Thursday 27th November 2014,
Comic Booked

ECCC 2012: Gail Simone Spotlight Panel

R. B. LeMoyne 04/01/2012 Reviews

When it comes to favorite female comic book creators, Gail Simone tops my list. Her work on Birds of Prey and Secret Six earned her that spot, but it’s her present work on Batgirl and her commitment to the characters she writes that puts her in that top spot for life. In an Emerald City Comic Con panel on Batgirl and diversity in comics, Gail Simone (along with Dark Horse Comics Associate Editor Rachel Edidin) took an hour to answer questions and speak about the character that meant the most to her, and why she’s so committed to creating a diverse group of characters in her work.

Fans of Simone have likely heard her story of why she was drawn to Batgirl as a hero before, but she took time to address why she cares about the character so much. “I have been a fan of Barbara Gordon from the time I was a very little girl,” Simone said. “She was a cool character with red hair and didn’t take crap from anybody. She was smart, and that was the first time I ever really felt that I identified Gail Simonewith a character, personally.” She’s not the only one to identify strongly with Barbara Gordon. After Babs was shot by the Joker and bound to a wheelchair for years, she became one of a small handful of heroes that disabled comic fans could identify with, and the only one that was a woman.

To say that the decision to take Barbara out of the wheelchair and put her back in the Batgirl outfit was controversial is an understatement, and Simone addressed why she’d never done it prior to the New 52. “I didn’t know how to do it,” she explained. “I definitely thought it would be a disservice to the character and to readers to have her just all of a sudden appear out of the chair, walking like she was before she was shot in the spine through some comic-magic-voodoo-time-warp type of situation.”

Nevertheless, when the call came to put Barbara back into the role of Batgirl, Simone rose to the challenge. Instead of writing off Babs’ time as a disabled person and the tragedy that caused it, she embraced that part of the hero’s life and took the opportunity to tell the story of a young woman trying very hard to overcome a terrible trauma. “To me, her character, the stuff that’s important about Barbara Gordon, is still there,” Simone said. “With Batgirl, we’re definitely exploring the Gordon family tree a lot, and I think it’s a very important part of Gotham City. There’s some rotten fruit on that tree, and there’s a lot of stuff going on in there.”

Gail Simone also addressed her approach to creating such fully realized and complex characters. “Anytime I write a character it takes me a certain amount of time thinking about that character and what they were like when they were born, what their family was, what the defining moments of their life were,” Simone said. “Even though it may not be there on the page for the reader to see, I know it so that I can figure out how they’re going to react in different situations.”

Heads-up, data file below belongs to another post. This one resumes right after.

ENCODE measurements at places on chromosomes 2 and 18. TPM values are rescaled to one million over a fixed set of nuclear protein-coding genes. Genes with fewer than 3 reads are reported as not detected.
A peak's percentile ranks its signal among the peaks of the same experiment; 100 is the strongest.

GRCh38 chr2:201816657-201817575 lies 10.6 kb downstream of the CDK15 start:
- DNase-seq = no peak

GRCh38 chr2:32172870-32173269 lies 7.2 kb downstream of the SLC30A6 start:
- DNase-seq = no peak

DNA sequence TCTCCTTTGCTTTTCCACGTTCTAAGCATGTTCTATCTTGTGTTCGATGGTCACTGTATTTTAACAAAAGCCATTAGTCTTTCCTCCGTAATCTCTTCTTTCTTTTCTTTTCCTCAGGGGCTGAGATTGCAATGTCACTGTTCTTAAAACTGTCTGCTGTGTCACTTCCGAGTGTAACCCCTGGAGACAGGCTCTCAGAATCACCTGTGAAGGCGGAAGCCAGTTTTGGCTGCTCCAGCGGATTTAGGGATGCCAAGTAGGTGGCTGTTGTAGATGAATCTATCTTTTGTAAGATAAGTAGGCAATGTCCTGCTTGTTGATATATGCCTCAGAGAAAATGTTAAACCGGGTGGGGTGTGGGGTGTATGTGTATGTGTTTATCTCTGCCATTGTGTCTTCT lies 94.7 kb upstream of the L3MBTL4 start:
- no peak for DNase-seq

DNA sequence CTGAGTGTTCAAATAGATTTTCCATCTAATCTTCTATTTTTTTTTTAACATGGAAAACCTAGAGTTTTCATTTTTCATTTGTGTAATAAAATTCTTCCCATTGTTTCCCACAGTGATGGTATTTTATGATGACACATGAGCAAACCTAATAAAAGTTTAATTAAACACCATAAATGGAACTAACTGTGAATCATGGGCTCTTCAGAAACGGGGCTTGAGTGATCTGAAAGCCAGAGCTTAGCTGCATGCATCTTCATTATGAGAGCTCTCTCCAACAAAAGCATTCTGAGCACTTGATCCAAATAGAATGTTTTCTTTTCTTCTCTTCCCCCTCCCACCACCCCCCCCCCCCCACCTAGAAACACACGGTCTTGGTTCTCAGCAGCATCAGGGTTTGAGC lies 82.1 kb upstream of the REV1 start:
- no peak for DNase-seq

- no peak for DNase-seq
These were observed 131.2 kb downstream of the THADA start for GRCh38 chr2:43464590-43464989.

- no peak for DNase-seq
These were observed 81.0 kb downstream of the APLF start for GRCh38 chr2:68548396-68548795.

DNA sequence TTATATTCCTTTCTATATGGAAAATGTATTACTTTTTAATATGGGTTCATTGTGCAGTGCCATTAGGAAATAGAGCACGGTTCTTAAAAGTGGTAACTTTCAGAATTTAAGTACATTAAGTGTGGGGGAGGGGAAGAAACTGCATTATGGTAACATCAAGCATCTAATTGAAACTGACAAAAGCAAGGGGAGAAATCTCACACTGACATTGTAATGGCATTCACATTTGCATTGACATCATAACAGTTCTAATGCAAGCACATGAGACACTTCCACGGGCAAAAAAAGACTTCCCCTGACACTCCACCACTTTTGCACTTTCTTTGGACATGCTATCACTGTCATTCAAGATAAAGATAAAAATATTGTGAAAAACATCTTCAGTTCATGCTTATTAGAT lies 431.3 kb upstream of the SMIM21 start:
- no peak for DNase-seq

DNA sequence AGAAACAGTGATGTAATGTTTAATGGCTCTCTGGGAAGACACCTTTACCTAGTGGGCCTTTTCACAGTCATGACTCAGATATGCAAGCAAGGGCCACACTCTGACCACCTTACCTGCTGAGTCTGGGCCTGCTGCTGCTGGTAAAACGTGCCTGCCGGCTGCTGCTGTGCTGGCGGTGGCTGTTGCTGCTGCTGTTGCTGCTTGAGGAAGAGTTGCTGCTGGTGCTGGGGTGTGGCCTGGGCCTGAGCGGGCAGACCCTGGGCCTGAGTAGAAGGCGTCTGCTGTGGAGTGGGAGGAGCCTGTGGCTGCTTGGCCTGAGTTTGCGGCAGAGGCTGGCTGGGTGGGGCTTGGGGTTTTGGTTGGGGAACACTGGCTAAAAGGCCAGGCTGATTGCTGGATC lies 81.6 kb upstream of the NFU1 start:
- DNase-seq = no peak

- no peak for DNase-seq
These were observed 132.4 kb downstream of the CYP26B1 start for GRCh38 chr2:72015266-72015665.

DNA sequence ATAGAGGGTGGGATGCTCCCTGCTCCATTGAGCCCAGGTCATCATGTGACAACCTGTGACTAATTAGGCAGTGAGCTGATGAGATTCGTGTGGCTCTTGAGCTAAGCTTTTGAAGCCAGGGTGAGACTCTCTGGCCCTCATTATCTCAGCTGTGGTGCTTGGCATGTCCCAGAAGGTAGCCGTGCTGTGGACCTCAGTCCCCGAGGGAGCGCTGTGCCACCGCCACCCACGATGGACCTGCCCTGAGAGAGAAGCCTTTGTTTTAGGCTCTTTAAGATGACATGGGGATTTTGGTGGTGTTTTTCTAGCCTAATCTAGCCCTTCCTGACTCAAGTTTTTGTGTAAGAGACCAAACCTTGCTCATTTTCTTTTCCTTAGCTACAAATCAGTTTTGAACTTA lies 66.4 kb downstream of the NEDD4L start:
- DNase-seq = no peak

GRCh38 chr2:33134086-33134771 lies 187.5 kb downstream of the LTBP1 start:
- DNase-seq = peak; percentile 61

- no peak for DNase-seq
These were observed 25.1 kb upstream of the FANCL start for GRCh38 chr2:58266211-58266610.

She added, “Wonder Woman is the toughest character I’ve ever written, probably by miles. I’d written Superman as well, but Wonder Woman is a whole other level. I spent eight months between saying yes to writing Wonder Woman and writing the first words on the page. I needed the research, I needed to find a tone, I needed to find a voice.”

Batgirl 10 cover

A number of people who took to the mic to ask questions expressed their gratitude to Simone for changing their lives with her writing. “In a good way,” one woman said. “You’re getting a lot of Secret Six love, and as a lesbian, Scandal and Knockout and Liana were the best thing to ever happen to my comic book reading. What made you decide to take that chance with Scandal, and what made them let you run with it?”

Simone answered, “My whole thing, ever since I started writing comics, was to try to get diversity into mainstream comics, because we have a very diverse audience. With Scandal, I felt that it was important to know her as a character or person, before revealing that, so she wouldn’t just be a lesbian character.” She continued by saying, “I felt that it was important for readers to have their own reaction when it was revealed. I really wanted her to be a whole character and this was just an aspect of her character.”

And when asked where she gets her story ideas and inspiration, Simone responded, “They come from everywhere. Being a hairdresser, hearing a lot of people’s deepest secrets.”

Simone finished her panel by teasing some upcoming projects, including an upcoming graphic novel with Ethan Van Sciver. While she wouldn’t make a formal announcement of the project, Simone called the graphic novel “literally the best work of Ethan’s life.” She’s also working on a young adult project that may not be comic book related and hinted at a future project involving fan favorite character Cassandra Cain.

Keep a watch here at ComicBooked.com for more news on Gail Simone and her excellent work as it’s released!

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About The Author

R. B. LeMoyne has way more comics than boxes to store them in, and more action figures than shelf space to display them, and he keeps buying more of both. He spends his free time blogging about his life as a writer or gaming with friends.

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